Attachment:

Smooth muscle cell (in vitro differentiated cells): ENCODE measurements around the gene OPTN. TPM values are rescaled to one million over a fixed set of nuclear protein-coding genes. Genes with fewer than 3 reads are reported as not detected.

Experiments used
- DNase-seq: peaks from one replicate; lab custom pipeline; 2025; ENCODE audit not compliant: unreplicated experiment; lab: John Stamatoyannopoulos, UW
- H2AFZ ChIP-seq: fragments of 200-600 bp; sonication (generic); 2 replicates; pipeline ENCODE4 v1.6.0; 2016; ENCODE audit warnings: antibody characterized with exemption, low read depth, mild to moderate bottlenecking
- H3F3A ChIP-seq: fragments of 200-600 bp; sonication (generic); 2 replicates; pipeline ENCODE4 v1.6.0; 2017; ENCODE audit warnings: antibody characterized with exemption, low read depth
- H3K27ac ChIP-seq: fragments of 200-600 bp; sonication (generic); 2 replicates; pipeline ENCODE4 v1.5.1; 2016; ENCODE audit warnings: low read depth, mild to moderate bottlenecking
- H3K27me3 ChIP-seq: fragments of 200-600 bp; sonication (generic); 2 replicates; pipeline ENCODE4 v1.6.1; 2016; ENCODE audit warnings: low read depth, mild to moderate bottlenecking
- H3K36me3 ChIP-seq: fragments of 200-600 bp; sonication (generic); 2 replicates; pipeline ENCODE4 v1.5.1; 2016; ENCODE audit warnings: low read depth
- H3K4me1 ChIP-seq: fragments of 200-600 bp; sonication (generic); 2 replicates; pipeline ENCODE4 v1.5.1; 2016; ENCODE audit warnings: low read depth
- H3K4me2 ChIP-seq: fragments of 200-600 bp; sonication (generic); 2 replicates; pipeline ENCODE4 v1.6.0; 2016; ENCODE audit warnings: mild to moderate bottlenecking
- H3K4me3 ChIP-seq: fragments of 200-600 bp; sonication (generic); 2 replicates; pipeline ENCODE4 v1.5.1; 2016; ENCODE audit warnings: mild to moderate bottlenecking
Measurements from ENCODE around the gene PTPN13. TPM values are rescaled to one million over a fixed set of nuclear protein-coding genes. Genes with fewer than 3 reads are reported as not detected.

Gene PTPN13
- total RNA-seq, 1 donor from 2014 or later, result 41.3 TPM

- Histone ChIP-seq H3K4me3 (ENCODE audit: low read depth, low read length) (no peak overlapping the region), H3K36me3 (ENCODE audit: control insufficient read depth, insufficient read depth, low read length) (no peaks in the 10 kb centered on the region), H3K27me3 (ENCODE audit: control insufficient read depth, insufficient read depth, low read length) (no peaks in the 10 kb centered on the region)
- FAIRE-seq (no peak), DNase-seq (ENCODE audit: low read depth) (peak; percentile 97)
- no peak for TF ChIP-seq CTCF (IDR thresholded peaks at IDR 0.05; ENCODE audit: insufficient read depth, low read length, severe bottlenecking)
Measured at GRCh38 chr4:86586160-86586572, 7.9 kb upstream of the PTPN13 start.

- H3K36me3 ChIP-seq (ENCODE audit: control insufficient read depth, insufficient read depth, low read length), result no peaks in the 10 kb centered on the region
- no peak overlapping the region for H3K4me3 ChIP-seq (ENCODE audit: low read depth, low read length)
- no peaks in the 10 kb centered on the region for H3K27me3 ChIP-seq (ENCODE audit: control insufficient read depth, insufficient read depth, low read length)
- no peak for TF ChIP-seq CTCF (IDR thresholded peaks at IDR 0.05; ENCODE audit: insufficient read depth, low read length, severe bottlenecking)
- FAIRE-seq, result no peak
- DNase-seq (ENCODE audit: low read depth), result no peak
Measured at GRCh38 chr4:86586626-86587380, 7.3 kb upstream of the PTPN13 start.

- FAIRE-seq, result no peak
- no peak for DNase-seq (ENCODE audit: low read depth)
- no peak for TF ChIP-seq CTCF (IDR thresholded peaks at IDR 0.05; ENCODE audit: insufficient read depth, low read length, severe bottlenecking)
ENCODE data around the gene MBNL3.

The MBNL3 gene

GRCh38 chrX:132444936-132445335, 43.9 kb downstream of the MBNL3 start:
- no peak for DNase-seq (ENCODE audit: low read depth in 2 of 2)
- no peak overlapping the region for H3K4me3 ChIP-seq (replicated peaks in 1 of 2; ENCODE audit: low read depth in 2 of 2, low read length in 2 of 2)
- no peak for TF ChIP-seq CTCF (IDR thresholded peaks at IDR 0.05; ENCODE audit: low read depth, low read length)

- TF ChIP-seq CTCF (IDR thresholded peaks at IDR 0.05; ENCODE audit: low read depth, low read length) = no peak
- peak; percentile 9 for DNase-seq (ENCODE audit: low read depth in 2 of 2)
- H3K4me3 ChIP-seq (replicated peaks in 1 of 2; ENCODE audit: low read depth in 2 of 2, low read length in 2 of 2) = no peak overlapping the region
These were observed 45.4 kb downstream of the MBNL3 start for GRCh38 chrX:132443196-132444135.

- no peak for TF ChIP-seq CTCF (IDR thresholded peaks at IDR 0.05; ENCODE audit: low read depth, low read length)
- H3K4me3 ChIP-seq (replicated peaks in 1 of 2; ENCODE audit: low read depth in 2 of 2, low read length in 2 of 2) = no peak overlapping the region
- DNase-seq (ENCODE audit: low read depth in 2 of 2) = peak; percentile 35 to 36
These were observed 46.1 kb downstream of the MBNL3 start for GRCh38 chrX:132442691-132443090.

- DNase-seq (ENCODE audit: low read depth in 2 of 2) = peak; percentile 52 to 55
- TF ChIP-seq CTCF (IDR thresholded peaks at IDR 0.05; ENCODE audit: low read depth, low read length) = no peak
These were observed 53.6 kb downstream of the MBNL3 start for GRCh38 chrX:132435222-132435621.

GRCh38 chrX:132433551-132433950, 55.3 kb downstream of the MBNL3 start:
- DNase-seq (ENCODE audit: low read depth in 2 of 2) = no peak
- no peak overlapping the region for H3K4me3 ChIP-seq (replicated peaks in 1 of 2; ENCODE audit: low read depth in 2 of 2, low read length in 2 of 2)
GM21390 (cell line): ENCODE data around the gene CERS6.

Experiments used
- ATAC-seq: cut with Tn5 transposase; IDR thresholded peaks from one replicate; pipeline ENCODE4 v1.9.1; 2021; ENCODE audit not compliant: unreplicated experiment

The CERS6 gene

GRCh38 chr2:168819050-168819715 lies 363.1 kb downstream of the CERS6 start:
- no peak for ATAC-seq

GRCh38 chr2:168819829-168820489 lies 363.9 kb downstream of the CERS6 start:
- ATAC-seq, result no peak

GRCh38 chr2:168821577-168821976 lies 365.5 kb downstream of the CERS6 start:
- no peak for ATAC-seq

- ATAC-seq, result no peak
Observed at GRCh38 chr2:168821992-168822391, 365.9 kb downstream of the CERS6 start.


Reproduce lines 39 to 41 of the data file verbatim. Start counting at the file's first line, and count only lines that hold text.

- no peak for TF ChIP-seq CTCF (IDR thresholded peaks at IDR 0.05; ENCODE audit: low read depth, low read length)
- H3K4me3 ChIP-seq (replicated peaks in 1 of 2; ENCODE audit: low read depth in 2 of 2, low read length in 2 of 2) = no peak overlapping the region
- DNase-seq (ENCODE audit: low read depth in 2 of 2) = peak; percentile 35 to 36